PHOENIX -- So what's the friendliest place in Arizona for gay couples?
If figures from the Census Bureau are to be believed, it's Bisbee.
An analysis of the annual count by researchers at The Williams Institute at the UCLA School of Law found that, on a proportional basis, that tiny city in southeast Arizona had more gay couples living together than anywhere else in the state. The ratio was 20.9 for every 1,000 households.
That compares with a statewide average of 8.8.
Other communities where the number of gay couples is above the statewide average include Apache Junction, Phoenix, Sedona and Maricopa.
So why Bisbee?
"It's kind of a little bit of a liberal spot in a conservative oasis,' explained Kathy Sowden. She and her partner, Deborah Grier, own and operate Finders Keepers, an antique and jewelry shop on Main Street in Old Bisbee.
"I'm always surprised to see a Republican bumper sticker here,' she said.
The couple, who moved to Arizona six years ago from California, also said there's a kind of live-and-let-live attitude in the community. Sowden said part of that is strictly economics.
"It's a lot of people trying to make a living in a small tourist town,' she said. "A lot of times the mutual goal kind of erases any cultural differences, especially now with the economy the way it is.'
Researcher Gary Gates said the census data is based on reports where the main person responding on the form identifies another same-sex adult in the household as either a husband or wife, or as an "unmarried partner,' versus listing that other person as a roommate or unrelated adult. Because of that, he said, the study may reflect less what places are "attractive' to same-sex couples and more of where they feel comfortable.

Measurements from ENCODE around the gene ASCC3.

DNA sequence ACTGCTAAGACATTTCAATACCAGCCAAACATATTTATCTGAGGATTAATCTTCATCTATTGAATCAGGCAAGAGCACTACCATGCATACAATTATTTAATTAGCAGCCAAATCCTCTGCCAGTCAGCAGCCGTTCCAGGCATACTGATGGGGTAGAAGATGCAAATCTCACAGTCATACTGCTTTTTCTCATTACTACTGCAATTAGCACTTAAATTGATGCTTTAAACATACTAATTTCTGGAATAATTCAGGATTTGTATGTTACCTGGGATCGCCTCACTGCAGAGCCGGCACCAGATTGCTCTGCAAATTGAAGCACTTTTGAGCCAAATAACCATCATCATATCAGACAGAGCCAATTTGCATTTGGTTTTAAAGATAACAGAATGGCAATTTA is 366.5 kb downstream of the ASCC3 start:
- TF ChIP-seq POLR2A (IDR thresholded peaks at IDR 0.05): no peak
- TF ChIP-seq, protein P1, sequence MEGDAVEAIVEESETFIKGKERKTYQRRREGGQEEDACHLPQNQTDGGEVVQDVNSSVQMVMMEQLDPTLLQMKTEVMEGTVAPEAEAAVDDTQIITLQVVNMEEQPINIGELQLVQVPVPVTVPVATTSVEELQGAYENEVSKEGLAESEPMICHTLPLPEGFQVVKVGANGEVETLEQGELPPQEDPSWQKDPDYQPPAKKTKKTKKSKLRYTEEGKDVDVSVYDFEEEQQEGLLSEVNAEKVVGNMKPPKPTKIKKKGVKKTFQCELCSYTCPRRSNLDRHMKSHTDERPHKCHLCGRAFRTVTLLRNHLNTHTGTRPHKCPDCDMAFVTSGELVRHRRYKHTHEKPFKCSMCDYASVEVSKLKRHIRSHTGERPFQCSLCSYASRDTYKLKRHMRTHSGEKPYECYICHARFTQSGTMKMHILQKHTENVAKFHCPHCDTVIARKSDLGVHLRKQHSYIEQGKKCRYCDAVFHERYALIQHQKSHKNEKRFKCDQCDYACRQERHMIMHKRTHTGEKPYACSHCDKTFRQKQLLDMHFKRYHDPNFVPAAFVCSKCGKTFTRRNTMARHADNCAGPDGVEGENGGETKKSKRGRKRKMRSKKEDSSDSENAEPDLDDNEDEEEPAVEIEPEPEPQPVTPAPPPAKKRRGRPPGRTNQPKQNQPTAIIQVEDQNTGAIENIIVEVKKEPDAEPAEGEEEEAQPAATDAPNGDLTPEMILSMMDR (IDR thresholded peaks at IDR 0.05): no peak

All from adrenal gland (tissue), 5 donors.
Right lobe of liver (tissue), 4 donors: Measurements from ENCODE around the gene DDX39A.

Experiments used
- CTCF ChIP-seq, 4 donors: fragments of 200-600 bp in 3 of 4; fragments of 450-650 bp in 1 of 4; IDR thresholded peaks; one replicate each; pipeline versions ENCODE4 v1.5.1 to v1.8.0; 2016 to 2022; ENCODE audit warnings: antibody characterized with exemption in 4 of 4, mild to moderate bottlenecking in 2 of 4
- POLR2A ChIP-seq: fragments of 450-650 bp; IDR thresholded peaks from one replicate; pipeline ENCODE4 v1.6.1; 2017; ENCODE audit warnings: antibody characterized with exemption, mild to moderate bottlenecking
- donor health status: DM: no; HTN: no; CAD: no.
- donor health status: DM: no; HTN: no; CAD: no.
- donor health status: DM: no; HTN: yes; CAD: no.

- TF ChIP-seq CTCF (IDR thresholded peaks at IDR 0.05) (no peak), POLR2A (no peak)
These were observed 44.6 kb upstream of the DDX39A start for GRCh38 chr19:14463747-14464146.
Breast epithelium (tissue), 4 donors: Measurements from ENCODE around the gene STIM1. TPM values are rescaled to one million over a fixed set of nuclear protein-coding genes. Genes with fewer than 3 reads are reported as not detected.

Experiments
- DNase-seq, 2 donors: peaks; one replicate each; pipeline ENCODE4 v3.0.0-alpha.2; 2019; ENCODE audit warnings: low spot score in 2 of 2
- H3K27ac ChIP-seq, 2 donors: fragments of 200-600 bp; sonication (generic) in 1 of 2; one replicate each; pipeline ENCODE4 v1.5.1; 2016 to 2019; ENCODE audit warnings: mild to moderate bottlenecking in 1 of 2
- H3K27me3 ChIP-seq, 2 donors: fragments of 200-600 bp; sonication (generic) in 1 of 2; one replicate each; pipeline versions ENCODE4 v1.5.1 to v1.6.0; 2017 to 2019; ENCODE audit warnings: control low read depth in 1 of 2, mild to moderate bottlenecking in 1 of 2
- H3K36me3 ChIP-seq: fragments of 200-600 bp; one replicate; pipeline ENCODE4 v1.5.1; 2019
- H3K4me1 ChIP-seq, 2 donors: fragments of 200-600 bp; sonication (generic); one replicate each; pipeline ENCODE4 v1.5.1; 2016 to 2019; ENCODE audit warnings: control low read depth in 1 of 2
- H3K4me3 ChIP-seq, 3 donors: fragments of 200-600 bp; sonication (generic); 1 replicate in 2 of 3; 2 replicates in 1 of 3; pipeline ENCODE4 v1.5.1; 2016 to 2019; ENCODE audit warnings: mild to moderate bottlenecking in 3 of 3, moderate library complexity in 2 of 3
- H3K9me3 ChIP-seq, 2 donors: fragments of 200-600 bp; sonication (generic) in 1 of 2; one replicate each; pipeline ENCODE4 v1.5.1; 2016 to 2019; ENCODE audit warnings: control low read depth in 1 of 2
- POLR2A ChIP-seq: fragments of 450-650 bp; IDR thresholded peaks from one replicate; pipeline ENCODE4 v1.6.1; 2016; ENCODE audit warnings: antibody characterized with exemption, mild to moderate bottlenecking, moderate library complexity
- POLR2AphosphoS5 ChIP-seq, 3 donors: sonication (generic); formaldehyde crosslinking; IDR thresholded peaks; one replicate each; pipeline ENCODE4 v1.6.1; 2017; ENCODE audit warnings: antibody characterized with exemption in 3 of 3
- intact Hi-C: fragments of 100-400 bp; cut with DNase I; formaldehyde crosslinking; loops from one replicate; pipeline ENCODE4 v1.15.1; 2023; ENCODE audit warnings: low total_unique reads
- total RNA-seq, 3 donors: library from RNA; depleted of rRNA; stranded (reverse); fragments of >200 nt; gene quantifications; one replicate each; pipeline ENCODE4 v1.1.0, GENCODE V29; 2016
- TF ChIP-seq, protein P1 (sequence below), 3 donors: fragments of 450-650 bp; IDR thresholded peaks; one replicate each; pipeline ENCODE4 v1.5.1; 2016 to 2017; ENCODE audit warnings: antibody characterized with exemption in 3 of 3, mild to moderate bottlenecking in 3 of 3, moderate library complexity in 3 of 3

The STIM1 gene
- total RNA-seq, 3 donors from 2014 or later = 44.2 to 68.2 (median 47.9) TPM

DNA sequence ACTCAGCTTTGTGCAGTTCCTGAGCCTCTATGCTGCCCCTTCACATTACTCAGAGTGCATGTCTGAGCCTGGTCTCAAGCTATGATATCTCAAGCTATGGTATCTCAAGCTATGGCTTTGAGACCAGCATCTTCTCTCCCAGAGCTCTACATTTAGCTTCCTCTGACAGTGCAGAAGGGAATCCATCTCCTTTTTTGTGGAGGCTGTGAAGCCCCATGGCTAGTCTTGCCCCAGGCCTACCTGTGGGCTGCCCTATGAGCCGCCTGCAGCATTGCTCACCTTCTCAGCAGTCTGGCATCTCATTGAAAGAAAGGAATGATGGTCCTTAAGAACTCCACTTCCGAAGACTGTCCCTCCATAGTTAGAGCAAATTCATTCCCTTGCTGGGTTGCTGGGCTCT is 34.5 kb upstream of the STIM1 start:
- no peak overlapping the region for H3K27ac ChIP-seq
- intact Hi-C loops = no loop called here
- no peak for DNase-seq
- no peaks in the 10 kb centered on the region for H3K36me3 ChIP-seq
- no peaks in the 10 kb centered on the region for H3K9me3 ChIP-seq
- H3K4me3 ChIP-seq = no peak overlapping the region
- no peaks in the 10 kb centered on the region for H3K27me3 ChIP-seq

"Same-sex couples are more likely to identify themselves on the census if they live in communities with lower levels of social stigma and higher levels of acceptance and support,' he said. Conversely, that means gay couples are more likely to stay closeted -- even on the census form -- where they are less comfortable.
Still, Gates said, there's something to be said for how gays perceive a city.
"Some communities do develop specific reputations of being welcoming places for LGBT people, so it's likely that they attract some same-sex couples to move there,' he said.
Bisbee does, in fact, have a reputation.
In a 2007 article, Out.com listed Bisbee's annual Gay Pride event as among the top five in rural communities.
"Once known as 'the Queen of Coppper Camps,' Bisbee's queens and kings camp it up during a drag race and bull run in Brewer Gulch, square dancing, a turn-of-the-century ball and other such high-spirited goings on,' the site says.
Economics also can play a role.
"It's very inexpensive to live here,' Sowden said of Bisbee, saying the money goes further here than it did in San Diego. That description also would fit Apache Junction, Maricopa and even some parts of Phoenix.
But Sowden also sees factors in Bisbee more akin to Sedona.
"It's kind of more of a retirement community, but the people who retire here tend to be the hippies of yesterday,' she said.
None of the Arizona communities come even close to the ratios of some of what Gates and his research identified as the places where same-sex couples were showing up on the census data.
Topping that list was Provincetown, Mass., with more than 163 gay couples out of every 1,000 couples in the community. That was followed by Wilton Manors in Florida, California's Palm Springs, Rehoboth Beach in Delaware, and Guerneville and West Hollywood, both in California.